And, that’s all I’ll say about the plot of Upstream Color except to add that just when you think you know what’s going to happen next, you’ll be shocked to discover just how wrong you are. Like Synecdoche, New York and Primer, it’s clear that Upstream Color will only grow in power with repeated viewings as the subtle implications you may have missed on your first go will suddenly make sense when you see them a second time. Carruth is a big fan of “Chekhov’s guns” and he has them laying all over the place. When it comes to tightly scripted stories that emphasize masterful foreshadowing, Carruth may only be bested by Robert Towne’s Chinatown.

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Minimalism isn’t the only area where Carruth is clearly inspired by Terrence Malick. Somewhere between 2004 and this year, Carruth learned a thing or two about cinematography, and Upstream Color is a stunningly gorgeous film to behold. There are numerous, lengthy swaths of the film where dialogue is at a minimum, and the story is conveyed through hauntingly beautiful shots and creative editing. Shane Carruth did virtually all of the major technical jobs in the film (directing, editing, writing, cinematography, music), and not for a second do you get the impression that he was stretched too thin.

My biggest complaint about Primer was that I had virtually no reason to care about its protagonists. While the puzzle aspect of the film was deliciously complex, I could never emotionally invest myself in the world of the film. And it’s a testament to the tightness of Carruth’s time-travel plot that it didn’t bother me more. Upstream Color obliterates that concern. Though Carruth isn’t capable of a Sunday Bloody Sunday-style of character depth, it’s not his goal, and through strong writing (and even stronger performances), I found myself enticed and enveloped by the trials of Kris and Jeff.

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If it wasn’t clear from all of the surprisingly accurate (despite the technobabble) engineering and physics at play in Primer, Shane Carruth loves science, and though Upstream Color may not seem as immediately high-concept and as directly sci-fi as Primer, it tackles an equally esoteric (but fascinating) field of science as Primer did with time travel. Without wanting to spoil too much, for anyone interested in quantum entanglement theory (but played from a psychological perspective rather than quantum physics) should find plenty to love in the nuts and bolts of Carruth’s story.

Science fiction this smart comes along so rarely that when a director with Carruth’s vision and intelligence comes along, he must be prized. Ten years is a long time to wait to follow up a beloved debut feature, but the wait was well worth it for Upstream Color is an undeniable science fiction masterpiece. Although I hope we won’t have to wait this long again for another Carruth picture, I suspect it will be years and dozens of viewings later before I’m finally able to piece together every part of the Upstream Color puzzle. And it’s a guarantee that at least the attempt will be made.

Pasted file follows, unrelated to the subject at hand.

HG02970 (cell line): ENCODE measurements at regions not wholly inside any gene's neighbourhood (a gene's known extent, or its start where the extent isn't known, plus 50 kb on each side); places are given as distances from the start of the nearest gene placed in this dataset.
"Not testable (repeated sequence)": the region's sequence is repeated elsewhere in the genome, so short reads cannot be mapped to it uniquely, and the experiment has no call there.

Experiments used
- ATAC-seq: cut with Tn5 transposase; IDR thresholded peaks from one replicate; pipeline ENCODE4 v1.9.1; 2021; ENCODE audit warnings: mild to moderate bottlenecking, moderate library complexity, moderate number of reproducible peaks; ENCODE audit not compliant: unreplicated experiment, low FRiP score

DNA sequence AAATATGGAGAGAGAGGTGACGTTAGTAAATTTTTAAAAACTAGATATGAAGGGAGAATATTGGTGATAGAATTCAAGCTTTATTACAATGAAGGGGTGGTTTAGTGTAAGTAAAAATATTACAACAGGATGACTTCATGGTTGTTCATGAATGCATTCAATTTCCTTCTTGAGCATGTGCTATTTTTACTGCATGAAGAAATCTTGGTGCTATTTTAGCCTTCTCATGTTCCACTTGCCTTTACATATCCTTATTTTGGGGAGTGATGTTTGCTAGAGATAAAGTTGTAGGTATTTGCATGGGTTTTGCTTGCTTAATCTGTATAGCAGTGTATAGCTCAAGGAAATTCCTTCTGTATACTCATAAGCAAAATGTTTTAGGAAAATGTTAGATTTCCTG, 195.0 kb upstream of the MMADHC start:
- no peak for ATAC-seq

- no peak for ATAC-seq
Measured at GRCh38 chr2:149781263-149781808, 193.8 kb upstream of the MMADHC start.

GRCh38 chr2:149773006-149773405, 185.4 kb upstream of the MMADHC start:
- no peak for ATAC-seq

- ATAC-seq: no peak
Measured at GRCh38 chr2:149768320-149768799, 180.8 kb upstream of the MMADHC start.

Final Score: A

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(A quick aside before I begin this review proper. I know that I haven’t reviewed TV since August of last year and this isn’t a sign that TV reviews will become a thing again on this blog. But, after finally catching up on Glee, I felt the undeniable need to write about my experience watching its Cory Monteith tribute episode. And, so this write-up is dedicated not only to the memory of Cory but also to his friends, family, and colleagues who have this massive hole in their lives.)

When Buffy the Vampire Slayer aired “The Body” over ten years ago now, it created waves in the TV industry. Not only did the series kill off a beloved supporting character (an act that would become something of a Joss Whedon staple), it did it in the least dramatic way possible via a brain aneurysm off-screen. Moving beyond the fact that the show had the restraint to have Buffy’s mother die of natural causes (rather than falling victim to the Season’s “Big Bad,” Glory), “The Body” became an artistic milestone because of the way it dealt with the act of death itself.

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On most television programs, the death of a major character is usually telegraphed weeks in advance and the advertising lead-up of said death primes the audience to understand that by the end of said episode, someone it loves is gone. Death episodes are a chance for writers to tie up any loose ends a character may have and it’s the last opportunity for an actor to throw one last bravura dramatic performance that will certainly wind up being their Emmy submission tape. Instead, Buffy used the sudden and earth-shattering death of Joyce Summers to explore the way we respond to the tragedy of an unexpected and shocking death of someone we love. And it became not just one of the best episodes of Buffy but one of the most emotionally raw and well-written episodes of television ever.